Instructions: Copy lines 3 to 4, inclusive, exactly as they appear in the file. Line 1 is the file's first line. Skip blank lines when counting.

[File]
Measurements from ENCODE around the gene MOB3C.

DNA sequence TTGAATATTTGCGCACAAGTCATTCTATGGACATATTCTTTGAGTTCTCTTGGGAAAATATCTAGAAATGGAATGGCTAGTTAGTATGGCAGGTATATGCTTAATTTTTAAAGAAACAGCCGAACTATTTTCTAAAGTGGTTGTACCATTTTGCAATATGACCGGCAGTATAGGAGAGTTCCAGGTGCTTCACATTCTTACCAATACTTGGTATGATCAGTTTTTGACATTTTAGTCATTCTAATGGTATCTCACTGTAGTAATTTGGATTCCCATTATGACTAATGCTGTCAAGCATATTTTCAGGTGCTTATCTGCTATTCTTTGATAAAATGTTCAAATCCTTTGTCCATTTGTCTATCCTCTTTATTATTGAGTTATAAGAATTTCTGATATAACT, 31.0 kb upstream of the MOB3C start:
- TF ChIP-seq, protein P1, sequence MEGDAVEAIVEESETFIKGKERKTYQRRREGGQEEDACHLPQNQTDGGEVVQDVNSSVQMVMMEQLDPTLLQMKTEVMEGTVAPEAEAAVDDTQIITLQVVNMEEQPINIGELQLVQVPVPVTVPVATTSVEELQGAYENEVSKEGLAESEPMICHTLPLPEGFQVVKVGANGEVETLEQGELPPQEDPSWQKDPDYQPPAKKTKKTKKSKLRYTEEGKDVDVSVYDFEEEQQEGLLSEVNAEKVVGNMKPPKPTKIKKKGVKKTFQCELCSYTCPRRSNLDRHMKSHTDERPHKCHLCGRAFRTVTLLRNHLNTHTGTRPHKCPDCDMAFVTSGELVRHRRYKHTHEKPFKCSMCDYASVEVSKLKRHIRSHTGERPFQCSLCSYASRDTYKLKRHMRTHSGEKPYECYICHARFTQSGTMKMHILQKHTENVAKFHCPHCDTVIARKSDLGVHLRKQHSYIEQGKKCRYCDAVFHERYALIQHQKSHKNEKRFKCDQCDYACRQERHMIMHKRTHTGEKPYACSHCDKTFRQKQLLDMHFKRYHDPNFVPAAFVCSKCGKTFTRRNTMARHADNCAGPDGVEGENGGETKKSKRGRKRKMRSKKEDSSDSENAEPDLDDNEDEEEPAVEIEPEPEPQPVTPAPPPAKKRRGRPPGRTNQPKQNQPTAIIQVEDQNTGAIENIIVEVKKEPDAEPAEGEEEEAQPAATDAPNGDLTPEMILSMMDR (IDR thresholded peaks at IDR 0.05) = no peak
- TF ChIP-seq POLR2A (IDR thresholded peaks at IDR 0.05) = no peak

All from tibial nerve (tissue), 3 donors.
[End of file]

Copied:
- TF ChIP-seq, protein P1, sequence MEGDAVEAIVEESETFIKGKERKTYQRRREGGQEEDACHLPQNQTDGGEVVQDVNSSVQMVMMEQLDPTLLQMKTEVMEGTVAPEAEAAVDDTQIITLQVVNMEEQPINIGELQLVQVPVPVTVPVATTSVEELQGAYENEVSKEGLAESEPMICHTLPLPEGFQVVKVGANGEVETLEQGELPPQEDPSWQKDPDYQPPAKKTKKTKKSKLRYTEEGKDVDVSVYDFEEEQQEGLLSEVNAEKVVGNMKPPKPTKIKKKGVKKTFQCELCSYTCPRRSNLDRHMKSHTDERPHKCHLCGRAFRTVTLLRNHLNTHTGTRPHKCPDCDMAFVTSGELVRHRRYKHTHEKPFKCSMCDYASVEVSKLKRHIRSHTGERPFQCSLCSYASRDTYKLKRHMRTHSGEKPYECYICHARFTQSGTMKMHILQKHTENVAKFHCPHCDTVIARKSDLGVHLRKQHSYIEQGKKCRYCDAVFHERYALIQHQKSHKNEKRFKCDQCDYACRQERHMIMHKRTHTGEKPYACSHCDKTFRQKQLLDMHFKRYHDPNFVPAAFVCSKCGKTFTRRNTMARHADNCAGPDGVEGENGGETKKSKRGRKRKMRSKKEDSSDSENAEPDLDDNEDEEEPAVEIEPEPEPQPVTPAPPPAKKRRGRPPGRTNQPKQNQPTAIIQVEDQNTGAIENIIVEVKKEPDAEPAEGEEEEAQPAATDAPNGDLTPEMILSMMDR (IDR thresholded peaks at IDR 0.05) = no peak
- TF ChIP-seq POLR2A (IDR thresholded peaks at IDR 0.05) = no peak